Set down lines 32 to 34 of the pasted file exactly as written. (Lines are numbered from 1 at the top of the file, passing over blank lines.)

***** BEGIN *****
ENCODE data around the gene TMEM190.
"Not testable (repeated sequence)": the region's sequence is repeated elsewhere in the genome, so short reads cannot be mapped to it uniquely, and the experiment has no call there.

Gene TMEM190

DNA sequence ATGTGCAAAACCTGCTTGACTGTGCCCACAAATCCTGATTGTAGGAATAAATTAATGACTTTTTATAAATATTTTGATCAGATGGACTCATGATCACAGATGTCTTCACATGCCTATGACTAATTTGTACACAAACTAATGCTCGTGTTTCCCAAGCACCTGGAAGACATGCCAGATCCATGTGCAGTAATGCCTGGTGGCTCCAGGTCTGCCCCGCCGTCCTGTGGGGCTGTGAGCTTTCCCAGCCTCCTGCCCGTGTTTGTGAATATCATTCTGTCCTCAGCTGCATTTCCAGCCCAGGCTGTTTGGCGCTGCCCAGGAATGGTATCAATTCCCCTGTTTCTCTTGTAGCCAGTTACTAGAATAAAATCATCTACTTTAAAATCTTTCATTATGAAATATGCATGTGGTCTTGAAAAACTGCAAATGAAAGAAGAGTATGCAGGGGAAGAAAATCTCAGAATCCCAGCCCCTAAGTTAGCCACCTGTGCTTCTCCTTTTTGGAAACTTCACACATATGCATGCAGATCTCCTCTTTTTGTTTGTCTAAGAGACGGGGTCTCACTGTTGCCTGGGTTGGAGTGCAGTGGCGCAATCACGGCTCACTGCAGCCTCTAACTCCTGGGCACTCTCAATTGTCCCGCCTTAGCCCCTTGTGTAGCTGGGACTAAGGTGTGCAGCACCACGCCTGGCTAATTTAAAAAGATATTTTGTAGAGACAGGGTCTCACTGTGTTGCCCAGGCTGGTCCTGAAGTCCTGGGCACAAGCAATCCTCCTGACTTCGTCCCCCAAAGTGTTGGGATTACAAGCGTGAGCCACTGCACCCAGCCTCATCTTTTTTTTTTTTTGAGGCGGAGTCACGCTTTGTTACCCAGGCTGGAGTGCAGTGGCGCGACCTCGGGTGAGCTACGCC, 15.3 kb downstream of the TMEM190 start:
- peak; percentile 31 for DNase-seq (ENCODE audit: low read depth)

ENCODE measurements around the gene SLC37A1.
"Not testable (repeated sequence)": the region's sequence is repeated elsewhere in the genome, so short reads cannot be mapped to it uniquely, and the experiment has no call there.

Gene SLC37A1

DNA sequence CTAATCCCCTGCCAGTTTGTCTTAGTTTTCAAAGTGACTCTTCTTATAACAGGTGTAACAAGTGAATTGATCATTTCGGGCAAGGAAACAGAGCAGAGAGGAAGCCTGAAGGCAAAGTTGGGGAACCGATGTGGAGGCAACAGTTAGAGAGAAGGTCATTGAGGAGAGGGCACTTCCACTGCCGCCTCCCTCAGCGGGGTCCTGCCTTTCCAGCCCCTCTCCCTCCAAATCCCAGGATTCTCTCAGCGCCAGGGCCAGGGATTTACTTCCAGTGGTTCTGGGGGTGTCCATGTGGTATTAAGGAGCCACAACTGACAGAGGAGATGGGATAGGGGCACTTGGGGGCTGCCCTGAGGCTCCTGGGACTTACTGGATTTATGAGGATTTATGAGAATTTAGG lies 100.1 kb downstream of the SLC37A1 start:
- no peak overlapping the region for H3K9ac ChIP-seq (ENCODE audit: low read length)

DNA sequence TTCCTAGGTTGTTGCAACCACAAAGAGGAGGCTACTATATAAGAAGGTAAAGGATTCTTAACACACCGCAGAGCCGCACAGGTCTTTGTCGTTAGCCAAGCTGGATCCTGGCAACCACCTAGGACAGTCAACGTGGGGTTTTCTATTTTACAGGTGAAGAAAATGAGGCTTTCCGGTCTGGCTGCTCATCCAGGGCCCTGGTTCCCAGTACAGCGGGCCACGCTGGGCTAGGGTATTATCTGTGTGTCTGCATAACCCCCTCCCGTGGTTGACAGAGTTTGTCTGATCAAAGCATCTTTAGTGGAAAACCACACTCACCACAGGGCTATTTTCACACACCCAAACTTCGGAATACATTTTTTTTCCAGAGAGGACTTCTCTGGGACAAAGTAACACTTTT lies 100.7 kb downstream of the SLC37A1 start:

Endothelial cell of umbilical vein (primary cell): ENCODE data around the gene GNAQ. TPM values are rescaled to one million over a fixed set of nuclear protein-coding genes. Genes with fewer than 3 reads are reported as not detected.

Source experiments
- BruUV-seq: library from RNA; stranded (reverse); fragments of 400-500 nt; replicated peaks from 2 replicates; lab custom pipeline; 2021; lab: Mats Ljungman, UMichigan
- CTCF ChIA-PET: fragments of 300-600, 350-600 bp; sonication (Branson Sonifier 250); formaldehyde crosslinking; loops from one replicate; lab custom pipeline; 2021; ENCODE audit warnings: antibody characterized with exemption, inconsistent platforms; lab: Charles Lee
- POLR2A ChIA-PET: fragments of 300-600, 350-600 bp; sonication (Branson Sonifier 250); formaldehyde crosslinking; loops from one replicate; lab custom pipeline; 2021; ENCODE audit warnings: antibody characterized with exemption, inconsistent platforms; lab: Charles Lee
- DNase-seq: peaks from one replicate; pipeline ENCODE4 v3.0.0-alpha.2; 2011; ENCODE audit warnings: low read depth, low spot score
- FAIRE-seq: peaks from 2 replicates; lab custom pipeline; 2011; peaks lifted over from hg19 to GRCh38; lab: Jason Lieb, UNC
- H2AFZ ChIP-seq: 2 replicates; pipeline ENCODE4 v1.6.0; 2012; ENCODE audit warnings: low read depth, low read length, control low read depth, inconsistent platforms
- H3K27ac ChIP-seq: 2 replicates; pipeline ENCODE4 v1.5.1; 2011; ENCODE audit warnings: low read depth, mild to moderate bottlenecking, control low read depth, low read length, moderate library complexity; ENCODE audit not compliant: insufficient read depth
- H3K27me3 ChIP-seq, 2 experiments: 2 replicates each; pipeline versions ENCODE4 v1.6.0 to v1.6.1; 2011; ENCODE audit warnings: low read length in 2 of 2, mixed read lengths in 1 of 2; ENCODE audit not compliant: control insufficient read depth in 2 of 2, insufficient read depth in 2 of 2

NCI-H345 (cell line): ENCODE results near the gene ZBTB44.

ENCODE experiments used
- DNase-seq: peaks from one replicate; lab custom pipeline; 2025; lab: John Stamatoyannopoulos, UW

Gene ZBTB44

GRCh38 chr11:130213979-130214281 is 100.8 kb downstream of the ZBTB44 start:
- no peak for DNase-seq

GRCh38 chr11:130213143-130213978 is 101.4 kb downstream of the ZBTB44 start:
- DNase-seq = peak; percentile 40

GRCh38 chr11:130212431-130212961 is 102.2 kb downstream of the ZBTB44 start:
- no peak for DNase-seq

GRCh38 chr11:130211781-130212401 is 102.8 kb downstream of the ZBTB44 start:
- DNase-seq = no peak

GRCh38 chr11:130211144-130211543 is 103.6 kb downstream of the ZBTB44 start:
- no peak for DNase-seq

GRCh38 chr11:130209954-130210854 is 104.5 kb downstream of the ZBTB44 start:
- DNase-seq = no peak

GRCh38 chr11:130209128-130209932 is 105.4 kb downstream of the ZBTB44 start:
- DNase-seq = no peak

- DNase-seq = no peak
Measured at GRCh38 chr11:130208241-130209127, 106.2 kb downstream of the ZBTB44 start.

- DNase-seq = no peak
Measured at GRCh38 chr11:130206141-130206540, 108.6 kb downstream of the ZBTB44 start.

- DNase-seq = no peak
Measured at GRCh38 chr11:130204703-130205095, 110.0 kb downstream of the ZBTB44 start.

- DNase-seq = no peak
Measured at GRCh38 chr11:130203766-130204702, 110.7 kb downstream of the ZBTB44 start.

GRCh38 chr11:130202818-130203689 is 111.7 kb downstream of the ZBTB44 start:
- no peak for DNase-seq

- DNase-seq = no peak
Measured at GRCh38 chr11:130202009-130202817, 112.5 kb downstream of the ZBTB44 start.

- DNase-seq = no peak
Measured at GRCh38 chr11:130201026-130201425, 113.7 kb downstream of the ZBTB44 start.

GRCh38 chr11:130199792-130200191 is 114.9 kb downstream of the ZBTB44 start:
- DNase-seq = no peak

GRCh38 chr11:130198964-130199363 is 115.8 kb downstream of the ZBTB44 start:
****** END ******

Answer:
GRCh38 chr11:130211781-130212401 is 102.8 kb downstream of the ZBTB44 start:
- DNase-seq = no peak

GRCh38 chr11:130211144-130211543 is 103.6 kb downstream of the ZBTB44 start: